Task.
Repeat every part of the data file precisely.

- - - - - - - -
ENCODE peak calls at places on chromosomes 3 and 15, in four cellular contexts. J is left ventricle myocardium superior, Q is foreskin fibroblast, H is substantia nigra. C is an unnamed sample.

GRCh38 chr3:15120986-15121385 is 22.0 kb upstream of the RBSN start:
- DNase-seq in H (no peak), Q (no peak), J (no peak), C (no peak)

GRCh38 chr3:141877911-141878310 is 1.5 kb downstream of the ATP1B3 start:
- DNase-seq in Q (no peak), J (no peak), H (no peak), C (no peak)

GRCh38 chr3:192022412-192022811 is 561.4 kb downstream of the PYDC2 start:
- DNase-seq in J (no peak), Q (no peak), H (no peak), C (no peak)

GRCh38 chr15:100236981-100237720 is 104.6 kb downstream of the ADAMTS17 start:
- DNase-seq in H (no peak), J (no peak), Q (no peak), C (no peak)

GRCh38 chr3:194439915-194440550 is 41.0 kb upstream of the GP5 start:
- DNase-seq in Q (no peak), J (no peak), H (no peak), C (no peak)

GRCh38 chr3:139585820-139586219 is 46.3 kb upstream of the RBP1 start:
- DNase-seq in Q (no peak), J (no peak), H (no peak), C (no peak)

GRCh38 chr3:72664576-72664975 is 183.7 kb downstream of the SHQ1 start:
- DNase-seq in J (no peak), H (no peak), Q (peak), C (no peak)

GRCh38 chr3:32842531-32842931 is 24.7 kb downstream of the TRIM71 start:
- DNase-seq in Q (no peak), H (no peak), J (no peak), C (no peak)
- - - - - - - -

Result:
ENCODE peak calls at places on chromosomes 3 and 15, in four cellular contexts. J is left ventricle myocardium superior, Q is foreskin fibroblast, H is substantia nigra. C is an unnamed sample.

GRCh38 chr3:15120986-15121385 is 22.0 kb upstream of the RBSN start:
- DNase-seq in H (no peak), Q (no peak), J (no peak), C (no peak)

GRCh38 chr3:141877911-141878310 is 1.5 kb downstream of the ATP1B3 start:
- DNase-seq in Q (no peak), J (no peak), H (no peak), C (no peak)

GRCh38 chr3:192022412-192022811 is 561.4 kb downstream of the PYDC2 start:
- DNase-seq in J (no peak), Q (no peak), H (no peak), C (no peak)

GRCh38 chr15:100236981-100237720 is 104.6 kb downstream of the ADAMTS17 start:
- DNase-seq in H (no peak), J (no peak), Q (no peak), C (no peak)

GRCh38 chr3:194439915-194440550 is 41.0 kb upstream of the GP5 start:
- DNase-seq in Q (no peak), J (no peak), H (no peak), C (no peak)

GRCh38 chr3:139585820-139586219 is 46.3 kb upstream of the RBP1 start:
- DNase-seq in Q (no peak), J (no peak), H (no peak), C (no peak)

GRCh38 chr3:72664576-72664975 is 183.7 kb downstream of the SHQ1 start:
- DNase-seq in J (no peak), H (no peak), Q (peak), C (no peak)

GRCh38 chr3:32842531-32842931 is 24.7 kb downstream of the TRIM71 start:
- DNase-seq in Q (no peak), H (no peak), J (no peak), C (no peak)